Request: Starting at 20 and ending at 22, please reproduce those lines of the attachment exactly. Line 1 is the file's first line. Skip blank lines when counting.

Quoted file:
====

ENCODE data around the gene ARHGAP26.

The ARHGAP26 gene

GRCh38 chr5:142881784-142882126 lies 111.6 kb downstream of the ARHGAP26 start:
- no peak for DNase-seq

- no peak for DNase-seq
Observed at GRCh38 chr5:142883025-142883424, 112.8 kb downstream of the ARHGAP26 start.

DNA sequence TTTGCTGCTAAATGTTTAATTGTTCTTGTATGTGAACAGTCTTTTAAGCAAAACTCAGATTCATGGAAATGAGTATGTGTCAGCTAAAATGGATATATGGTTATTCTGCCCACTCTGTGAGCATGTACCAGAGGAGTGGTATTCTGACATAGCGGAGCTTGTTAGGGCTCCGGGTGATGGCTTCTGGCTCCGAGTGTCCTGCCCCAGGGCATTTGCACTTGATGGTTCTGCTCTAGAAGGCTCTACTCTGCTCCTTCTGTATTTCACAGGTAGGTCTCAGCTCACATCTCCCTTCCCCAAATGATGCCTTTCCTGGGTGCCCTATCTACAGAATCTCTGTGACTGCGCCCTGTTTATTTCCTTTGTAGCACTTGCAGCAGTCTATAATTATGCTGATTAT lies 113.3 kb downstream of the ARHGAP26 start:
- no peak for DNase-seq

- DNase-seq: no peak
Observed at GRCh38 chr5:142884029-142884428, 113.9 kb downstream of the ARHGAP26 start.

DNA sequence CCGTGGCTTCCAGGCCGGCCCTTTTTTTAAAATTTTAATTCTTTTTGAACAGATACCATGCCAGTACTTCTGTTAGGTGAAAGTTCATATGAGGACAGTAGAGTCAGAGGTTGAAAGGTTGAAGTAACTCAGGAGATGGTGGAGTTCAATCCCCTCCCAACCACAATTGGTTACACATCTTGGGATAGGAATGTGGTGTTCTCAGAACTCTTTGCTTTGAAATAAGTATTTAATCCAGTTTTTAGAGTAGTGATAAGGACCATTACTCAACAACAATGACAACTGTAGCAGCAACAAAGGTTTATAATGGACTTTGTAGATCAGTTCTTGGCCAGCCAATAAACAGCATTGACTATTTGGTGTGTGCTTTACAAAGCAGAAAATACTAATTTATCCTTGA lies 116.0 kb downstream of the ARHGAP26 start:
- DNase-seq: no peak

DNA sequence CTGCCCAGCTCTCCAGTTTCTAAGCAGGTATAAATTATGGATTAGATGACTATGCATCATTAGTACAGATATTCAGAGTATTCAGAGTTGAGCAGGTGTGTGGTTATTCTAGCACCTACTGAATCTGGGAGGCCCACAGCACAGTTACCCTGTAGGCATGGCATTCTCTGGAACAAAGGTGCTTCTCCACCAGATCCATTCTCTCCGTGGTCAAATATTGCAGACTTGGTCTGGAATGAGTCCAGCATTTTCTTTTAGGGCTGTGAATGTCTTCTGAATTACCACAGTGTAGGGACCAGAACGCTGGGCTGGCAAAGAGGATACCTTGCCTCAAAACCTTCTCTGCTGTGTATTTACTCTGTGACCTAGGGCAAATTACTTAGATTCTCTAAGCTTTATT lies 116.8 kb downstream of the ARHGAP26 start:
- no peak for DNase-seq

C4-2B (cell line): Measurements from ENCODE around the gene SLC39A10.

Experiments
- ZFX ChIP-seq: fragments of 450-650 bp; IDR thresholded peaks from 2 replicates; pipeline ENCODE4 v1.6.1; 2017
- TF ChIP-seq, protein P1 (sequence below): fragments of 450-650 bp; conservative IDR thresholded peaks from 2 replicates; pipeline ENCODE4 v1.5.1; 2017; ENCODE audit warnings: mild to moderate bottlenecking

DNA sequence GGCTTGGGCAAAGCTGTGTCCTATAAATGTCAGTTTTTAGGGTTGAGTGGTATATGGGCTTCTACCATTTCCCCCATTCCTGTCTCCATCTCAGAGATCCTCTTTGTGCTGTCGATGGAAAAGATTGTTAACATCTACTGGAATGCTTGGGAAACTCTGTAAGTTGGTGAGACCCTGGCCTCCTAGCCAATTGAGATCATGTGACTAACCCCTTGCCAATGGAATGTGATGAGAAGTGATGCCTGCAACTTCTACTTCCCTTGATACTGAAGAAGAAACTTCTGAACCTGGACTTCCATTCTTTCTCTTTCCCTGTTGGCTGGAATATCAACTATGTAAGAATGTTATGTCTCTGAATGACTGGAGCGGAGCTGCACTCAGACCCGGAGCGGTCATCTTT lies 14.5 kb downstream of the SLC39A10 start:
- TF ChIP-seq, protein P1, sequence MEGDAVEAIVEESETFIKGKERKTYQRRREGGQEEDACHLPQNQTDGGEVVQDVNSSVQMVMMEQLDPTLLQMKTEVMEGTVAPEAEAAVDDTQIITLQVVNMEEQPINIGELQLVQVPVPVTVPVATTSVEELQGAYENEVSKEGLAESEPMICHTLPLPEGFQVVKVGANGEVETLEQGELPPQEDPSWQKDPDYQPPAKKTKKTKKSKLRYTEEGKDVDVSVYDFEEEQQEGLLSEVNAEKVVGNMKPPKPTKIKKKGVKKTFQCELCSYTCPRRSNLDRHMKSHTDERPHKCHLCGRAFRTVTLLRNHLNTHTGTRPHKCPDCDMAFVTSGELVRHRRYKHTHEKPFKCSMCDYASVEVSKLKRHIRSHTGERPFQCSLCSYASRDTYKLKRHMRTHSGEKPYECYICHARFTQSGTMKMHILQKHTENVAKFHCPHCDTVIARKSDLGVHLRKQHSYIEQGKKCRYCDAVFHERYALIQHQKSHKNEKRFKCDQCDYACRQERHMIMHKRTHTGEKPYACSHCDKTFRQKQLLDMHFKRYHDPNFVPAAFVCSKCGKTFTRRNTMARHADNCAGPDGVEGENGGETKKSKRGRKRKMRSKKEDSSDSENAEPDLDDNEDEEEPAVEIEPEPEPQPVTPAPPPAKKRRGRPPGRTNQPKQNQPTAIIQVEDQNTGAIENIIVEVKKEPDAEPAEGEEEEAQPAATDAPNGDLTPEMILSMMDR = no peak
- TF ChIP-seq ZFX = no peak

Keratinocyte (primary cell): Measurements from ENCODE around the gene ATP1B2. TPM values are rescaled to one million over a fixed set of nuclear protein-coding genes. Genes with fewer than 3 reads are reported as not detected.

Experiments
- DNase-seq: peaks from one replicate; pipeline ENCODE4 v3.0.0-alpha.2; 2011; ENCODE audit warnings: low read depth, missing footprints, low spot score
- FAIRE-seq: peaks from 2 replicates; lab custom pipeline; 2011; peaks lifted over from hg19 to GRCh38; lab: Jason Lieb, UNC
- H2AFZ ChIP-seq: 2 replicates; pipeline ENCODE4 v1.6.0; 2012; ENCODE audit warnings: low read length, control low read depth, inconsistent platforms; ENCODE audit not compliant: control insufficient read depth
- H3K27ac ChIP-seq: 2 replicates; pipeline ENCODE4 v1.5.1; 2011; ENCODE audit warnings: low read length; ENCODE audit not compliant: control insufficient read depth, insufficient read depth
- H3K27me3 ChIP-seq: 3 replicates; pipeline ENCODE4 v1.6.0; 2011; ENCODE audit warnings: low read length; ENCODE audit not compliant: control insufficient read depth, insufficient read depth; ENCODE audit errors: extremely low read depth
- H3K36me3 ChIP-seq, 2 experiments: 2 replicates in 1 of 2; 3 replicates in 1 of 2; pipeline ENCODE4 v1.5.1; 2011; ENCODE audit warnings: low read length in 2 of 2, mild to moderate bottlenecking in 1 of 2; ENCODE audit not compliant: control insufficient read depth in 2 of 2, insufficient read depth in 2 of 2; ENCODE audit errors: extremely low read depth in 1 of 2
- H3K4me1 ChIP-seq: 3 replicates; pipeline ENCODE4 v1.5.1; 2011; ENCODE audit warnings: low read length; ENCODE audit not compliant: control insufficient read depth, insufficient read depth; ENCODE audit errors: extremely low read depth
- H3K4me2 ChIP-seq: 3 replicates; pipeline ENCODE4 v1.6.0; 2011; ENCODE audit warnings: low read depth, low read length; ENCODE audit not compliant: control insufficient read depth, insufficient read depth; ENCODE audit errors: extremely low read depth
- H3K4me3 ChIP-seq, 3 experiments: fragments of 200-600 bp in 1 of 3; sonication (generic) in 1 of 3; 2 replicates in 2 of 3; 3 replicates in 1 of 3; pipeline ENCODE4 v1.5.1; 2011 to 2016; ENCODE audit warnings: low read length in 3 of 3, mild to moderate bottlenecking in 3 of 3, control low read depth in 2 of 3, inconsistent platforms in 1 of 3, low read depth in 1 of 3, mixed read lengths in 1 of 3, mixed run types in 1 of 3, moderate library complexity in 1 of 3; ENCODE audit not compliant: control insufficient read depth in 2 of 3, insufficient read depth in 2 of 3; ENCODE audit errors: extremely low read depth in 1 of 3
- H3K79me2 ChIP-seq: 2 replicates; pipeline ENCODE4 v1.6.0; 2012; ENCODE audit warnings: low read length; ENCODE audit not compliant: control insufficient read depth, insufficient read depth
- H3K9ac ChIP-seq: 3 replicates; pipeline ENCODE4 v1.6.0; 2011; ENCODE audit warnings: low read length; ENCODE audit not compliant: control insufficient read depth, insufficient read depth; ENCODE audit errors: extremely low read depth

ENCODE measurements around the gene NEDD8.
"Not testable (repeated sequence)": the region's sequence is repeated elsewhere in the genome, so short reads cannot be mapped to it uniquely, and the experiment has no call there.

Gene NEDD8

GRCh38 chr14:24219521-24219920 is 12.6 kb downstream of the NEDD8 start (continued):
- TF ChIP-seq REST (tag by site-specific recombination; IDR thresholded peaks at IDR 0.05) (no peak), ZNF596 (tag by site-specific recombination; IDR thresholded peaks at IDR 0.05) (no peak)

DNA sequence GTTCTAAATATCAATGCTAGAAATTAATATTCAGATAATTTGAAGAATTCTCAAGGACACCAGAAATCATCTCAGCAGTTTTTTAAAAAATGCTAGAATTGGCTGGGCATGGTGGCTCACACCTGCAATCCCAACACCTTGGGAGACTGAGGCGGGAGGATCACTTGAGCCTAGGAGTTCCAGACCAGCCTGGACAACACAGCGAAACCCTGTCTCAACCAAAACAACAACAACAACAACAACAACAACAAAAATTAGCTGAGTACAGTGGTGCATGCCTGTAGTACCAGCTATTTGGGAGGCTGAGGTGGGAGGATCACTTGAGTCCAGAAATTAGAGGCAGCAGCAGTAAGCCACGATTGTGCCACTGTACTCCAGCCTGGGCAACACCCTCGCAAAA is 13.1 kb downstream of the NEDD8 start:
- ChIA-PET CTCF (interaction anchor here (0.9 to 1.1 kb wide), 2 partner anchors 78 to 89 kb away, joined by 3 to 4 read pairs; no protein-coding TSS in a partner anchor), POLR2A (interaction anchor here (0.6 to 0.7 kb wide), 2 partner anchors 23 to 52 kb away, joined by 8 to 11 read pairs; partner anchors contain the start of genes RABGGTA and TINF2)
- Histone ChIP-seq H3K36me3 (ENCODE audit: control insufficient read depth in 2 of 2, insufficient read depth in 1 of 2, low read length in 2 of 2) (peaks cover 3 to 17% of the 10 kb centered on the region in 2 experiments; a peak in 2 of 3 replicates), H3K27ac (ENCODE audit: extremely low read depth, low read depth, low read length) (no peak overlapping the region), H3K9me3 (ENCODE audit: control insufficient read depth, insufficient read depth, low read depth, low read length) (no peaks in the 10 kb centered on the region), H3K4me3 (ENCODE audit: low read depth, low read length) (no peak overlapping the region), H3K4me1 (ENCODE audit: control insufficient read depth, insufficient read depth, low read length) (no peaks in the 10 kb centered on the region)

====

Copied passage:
- TF ChIP-seq, protein P1, sequence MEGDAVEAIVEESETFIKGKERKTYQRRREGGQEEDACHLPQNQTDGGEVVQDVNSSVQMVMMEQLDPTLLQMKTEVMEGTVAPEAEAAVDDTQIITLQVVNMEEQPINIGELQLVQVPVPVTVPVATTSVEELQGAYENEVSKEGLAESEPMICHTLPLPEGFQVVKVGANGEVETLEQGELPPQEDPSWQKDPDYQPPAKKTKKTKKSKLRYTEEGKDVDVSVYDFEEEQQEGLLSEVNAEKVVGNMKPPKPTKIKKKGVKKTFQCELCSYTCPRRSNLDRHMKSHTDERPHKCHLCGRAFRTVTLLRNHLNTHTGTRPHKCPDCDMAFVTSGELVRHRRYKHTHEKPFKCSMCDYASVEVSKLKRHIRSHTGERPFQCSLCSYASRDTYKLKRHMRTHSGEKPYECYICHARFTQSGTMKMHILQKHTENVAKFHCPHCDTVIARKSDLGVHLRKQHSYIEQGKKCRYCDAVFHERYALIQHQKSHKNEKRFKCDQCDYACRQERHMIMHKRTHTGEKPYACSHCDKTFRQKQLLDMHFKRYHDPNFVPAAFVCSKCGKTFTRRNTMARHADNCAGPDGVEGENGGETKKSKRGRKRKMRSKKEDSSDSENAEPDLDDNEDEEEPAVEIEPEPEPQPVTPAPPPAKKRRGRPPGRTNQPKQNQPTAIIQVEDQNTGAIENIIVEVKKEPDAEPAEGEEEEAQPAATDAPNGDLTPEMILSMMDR = no peak
- TF ChIP-seq ZFX = no peak

Keratinocyte (primary cell): Measurements from ENCODE around the gene ATP1B2. TPM values are rescaled to one million over a fixed set of nuclear protein-coding genes. Genes with fewer than 3 reads are reported as not detected.